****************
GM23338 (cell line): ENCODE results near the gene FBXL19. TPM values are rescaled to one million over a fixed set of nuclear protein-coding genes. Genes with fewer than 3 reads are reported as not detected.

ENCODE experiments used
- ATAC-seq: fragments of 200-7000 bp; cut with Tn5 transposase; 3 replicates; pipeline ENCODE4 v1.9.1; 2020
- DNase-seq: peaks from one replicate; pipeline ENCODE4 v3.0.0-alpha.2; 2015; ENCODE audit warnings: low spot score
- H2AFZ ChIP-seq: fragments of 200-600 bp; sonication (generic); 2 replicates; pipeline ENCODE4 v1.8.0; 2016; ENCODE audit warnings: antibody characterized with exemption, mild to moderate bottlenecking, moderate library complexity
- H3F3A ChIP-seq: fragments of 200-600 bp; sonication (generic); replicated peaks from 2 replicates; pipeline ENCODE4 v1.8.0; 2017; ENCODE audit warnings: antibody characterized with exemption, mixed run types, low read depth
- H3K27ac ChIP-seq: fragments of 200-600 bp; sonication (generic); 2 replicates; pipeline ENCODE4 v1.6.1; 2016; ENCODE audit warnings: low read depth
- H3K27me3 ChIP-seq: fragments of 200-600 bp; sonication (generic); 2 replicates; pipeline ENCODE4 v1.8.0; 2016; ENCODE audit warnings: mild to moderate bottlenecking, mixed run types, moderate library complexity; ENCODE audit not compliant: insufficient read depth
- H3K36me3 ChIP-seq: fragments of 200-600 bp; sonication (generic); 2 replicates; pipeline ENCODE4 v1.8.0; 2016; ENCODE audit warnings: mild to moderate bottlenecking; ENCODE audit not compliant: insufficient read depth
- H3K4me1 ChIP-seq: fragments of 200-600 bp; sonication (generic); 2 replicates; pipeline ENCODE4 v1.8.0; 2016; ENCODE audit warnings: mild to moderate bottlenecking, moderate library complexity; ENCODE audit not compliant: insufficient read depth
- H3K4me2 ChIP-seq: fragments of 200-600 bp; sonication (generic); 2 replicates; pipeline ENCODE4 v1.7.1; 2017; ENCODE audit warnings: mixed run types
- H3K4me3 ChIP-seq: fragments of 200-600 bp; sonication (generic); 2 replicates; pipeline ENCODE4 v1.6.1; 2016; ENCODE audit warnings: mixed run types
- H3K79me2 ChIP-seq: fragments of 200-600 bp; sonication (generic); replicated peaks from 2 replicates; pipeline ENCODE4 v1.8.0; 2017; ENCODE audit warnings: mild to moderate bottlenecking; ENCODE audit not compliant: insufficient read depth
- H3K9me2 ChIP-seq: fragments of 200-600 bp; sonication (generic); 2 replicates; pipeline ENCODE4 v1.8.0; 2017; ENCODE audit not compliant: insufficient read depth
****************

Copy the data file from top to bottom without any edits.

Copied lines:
GM23338 (cell line): ENCODE results near the gene FBXL19. TPM values are rescaled to one million over a fixed set of nuclear protein-coding genes. Genes with fewer than 3 reads are reported as not detected.

ENCODE experiments used
- ATAC-seq: fragments of 200-7000 bp; cut with Tn5 transposase; 3 replicates; pipeline ENCODE4 v1.9.1; 2020
- DNase-seq: peaks from one replicate; pipeline ENCODE4 v3.0.0-alpha.2; 2015; ENCODE audit warnings: low spot score
- H2AFZ ChIP-seq: fragments of 200-600 bp; sonication (generic); 2 replicates; pipeline ENCODE4 v1.8.0; 2016; ENCODE audit warnings: antibody characterized with exemption, mild to moderate bottlenecking, moderate library complexity
- H3F3A ChIP-seq: fragments of 200-600 bp; sonication (generic); replicated peaks from 2 replicates; pipeline ENCODE4 v1.8.0; 2017; ENCODE audit warnings: antibody characterized with exemption, mixed run types, low read depth
- H3K27ac ChIP-seq: fragments of 200-600 bp; sonication (generic); 2 replicates; pipeline ENCODE4 v1.6.1; 2016; ENCODE audit warnings: low read depth
- H3K27me3 ChIP-seq: fragments of 200-600 bp; sonication (generic); 2 replicates; pipeline ENCODE4 v1.8.0; 2016; ENCODE audit warnings: mild to moderate bottlenecking, mixed run types, moderate library complexity; ENCODE audit not compliant: insufficient read depth
- H3K36me3 ChIP-seq: fragments of 200-600 bp; sonication (generic); 2 replicates; pipeline ENCODE4 v1.8.0; 2016; ENCODE audit warnings: mild to moderate bottlenecking; ENCODE audit not compliant: insufficient read depth
- H3K4me1 ChIP-seq: fragments of 200-600 bp; sonication (generic); 2 replicates; pipeline ENCODE4 v1.8.0; 2016; ENCODE audit warnings: mild to moderate bottlenecking, moderate library complexity; ENCODE audit not compliant: insufficient read depth
- H3K4me2 ChIP-seq: fragments of 200-600 bp; sonication (generic); 2 replicates; pipeline ENCODE4 v1.7.1; 2017; ENCODE audit warnings: mixed run types
- H3K4me3 ChIP-seq: fragments of 200-600 bp; sonication (generic); 2 replicates; pipeline ENCODE4 v1.6.1; 2016; ENCODE audit warnings: mixed run types
- H3K79me2 ChIP-seq: fragments of 200-600 bp; sonication (generic); replicated peaks from 2 replicates; pipeline ENCODE4 v1.8.0; 2017; ENCODE audit warnings: mild to moderate bottlenecking; ENCODE audit not compliant: insufficient read depth
- H3K9me2 ChIP-seq: fragments of 200-600 bp; sonication (generic); 2 replicates; pipeline ENCODE4 v1.8.0; 2017; ENCODE audit not compliant: insufficient read depth